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Reliability Concerns, Not Safety, Behind Silver Line Delay

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Signalling problems holding up the Silver Line aren't the same that caused the crash on the Red Line, according to officials.
Bill Couch: http://www.flickr.com/photos/74717832@N00/4201155198
Signalling problems holding up the Silver Line aren't the same that caused the crash on the Red Line, according to officials.

The lead contractor building Phase I of the Silver Line Metrorail project has yet to submit a timeline for rectifying several significant problems delaying the opening of the rail system from D.C. through Tysons Corner to Reston, Va.

One reason why the Silver Line is not ready to be handed to Metro for final testing is that the lead contractor Bechtel and subcontractor Alstom Signaling have yet to fix reliability problems with the signaling system — specifically, wayside computer units that communicate with Metro central control. Officials at the agency in charge of the project, the Metropolitan Washington Airports Authority (MWAA), say the computers, known as remote terminal units (RTUs), are failing too often. The failures do not endanger passengers but would slow the operation of the trains.

"All of the remaining problems with the train control system at this point in time are reliability issues as opposed to safety issues," said Pat Nowakowski, the Silver Line project director at MWAA.

"The RTUs are communication devices that actually communicate from the train control system we built out here to WMATA's central control facility," Nowakowski said. "Their reliability is not where we need it to be."

When the systems fail, they are supposed to reboot automatically, but Nowakowski said the RTUs have had to be manually rebooted, a glitch Bechtel has been working on for months.

"We have an issue that has been flagged for some time. We have made improvements in these RTUs. They are performing much better," he said. Bechtel officials were not available for comment; Alstom Signaling referred all questions to Bechtel.

No echoes of Red Line crash

When commuters in the Washington area hear "signaling problems" and "Metro" their ears perk up. Signaling problems were one of several factors that led to the fatal 2009 Red Line crash (pdf), and Alstom Signaling was of one of three co-defendants named in a lawsuit (pdf) against Metro following that disaster. But Nowakowski said the signaling problems delaying the opening of the Silver Line are not the kind that would cause crashes or calamities.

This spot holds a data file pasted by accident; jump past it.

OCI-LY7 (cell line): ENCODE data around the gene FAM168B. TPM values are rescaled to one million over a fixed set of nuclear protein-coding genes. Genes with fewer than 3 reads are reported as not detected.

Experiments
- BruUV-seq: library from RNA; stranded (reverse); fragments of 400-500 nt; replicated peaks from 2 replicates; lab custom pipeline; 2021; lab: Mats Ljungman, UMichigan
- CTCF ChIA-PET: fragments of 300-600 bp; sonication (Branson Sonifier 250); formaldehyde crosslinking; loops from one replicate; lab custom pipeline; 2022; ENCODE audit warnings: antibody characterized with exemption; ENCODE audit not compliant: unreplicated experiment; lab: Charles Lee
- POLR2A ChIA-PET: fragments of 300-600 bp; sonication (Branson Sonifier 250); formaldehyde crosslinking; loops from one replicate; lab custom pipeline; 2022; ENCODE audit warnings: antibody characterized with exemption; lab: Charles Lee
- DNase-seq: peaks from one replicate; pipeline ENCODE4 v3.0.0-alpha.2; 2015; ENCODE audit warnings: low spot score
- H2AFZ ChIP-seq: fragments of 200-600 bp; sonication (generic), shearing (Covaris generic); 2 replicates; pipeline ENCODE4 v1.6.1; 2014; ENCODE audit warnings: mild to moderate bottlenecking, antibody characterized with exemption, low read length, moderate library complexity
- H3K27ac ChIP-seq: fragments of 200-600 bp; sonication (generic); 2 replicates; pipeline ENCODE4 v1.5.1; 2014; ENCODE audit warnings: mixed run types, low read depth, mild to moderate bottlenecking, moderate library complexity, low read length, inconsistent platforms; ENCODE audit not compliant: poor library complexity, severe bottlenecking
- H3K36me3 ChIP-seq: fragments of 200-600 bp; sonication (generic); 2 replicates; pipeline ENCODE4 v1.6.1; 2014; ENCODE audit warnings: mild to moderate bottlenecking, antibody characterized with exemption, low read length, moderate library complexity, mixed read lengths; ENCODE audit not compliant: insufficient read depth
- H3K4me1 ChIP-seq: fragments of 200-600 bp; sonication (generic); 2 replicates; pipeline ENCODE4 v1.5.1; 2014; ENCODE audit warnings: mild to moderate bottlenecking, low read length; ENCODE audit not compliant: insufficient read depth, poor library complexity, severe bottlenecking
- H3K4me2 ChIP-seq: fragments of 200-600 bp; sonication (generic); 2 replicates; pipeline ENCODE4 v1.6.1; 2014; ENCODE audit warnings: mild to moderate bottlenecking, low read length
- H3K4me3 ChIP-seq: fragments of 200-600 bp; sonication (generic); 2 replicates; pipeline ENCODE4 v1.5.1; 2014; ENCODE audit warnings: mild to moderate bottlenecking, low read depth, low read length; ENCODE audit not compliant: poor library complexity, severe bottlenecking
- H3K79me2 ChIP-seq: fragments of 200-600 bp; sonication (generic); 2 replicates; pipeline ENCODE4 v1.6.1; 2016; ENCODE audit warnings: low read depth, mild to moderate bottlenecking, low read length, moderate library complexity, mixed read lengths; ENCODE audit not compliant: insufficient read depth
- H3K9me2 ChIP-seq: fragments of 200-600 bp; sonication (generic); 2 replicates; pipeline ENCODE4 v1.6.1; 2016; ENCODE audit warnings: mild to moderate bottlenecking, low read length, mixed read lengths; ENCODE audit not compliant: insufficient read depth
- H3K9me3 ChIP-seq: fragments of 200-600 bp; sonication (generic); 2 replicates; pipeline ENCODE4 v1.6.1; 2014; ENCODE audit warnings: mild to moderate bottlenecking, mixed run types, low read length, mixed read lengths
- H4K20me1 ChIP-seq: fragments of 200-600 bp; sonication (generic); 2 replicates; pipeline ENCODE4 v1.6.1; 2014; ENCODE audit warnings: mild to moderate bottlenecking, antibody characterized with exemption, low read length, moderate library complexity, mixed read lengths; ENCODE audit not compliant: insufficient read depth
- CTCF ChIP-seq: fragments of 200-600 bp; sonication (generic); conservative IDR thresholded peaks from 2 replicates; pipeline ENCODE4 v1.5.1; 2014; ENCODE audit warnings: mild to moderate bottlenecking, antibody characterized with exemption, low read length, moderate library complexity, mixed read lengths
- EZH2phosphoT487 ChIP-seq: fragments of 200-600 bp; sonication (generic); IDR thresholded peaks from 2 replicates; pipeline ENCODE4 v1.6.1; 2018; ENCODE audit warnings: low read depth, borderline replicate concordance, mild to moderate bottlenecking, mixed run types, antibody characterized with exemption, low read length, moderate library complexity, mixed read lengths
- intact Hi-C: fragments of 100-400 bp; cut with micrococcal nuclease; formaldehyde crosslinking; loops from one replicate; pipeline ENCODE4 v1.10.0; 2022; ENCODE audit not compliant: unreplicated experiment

"They may reduce the optimal operation to accomplish that safety performance, so trains may not operate as quickly as they did. There may be delays. From a safety perspective they would operate safely. From a service perspective they are not performing optimally," he said.

Once MWAA is satisfied its contracting team has fixed all the outstanding problems with the Silver Line, the project can be handed to Metro, which will then have up to 90 days to open the rail extension to the public. The latest delay is frustrating the project's supporters throughout the region.

"It is one of the largest transit expansions in the United States. It is perhaps the single most critical investment in transportation in the entire metropolitan region," said Rep. Gerry Connolly (D-Va.), who has helped the project receive federal funding. "I share everybody's frustration, but we want to get it right, and the good news here is that Bechtel, as the contractor, has to bear the extra cost. So whatever the time delay and the cost associated with it, it is not a cost born by the project. It is a liability cost born by the contractor."

"The contract was written very specifically to make sure that if there were cost overruns or delays that they were born by the contractor, not by the project itself. That was done with very careful thought to make sure there wasn't a repeat of some other kinds of projects Bechtel had been involved in around the country," Connolly added.

Federal help incoming for Phase II

While Phase I remains incomplete, Phase II of the Silver Line to Dulles Airport and beyond into Loudoun County is expected to receive a large federal loan (through the TIFIA program) at a low interest rate that will relieve pressure on Dulles Toll Road users. Their tolls are supposed to cover roughly half of the entire project's estimated $5.6 billion cost.

Pending final approval by the U.S. Department of Transportation, when MWAA and Fairfax and Loudoun Counties receive loans totaling $1.9 billion, tolls on the Dulles Toll Road should remain constant through 2018. The latest toll increase took effect Jan. 1.

"This project is going to be the recipient of the largest single TIFIA loan — a federal loan for transportation — that we don't even have to start paying back until the project is completed and operational," said Rep. Connolly, who said Secretary of Transportation Anthony Foxx confirmed the TIFIA loan to him. "Originally there was going to be zero federal financial participation in Phase II, so this is a huge development and a very positive one."

"Following a briefing before the Credit Council, the U.S. Department of Transportation has invited the Metropolitan Washington Airports Authority (MWAA), Fairfax County and Loudoun County to apply for a TIFIA loan for the Dulles Phase II Metrorail Project. This invitation is a significant step forward in the overall process required to receive approval for a loan, and comes after a full creditworthiness review by DOT," said the U.S. Department of Transportation in a statement.

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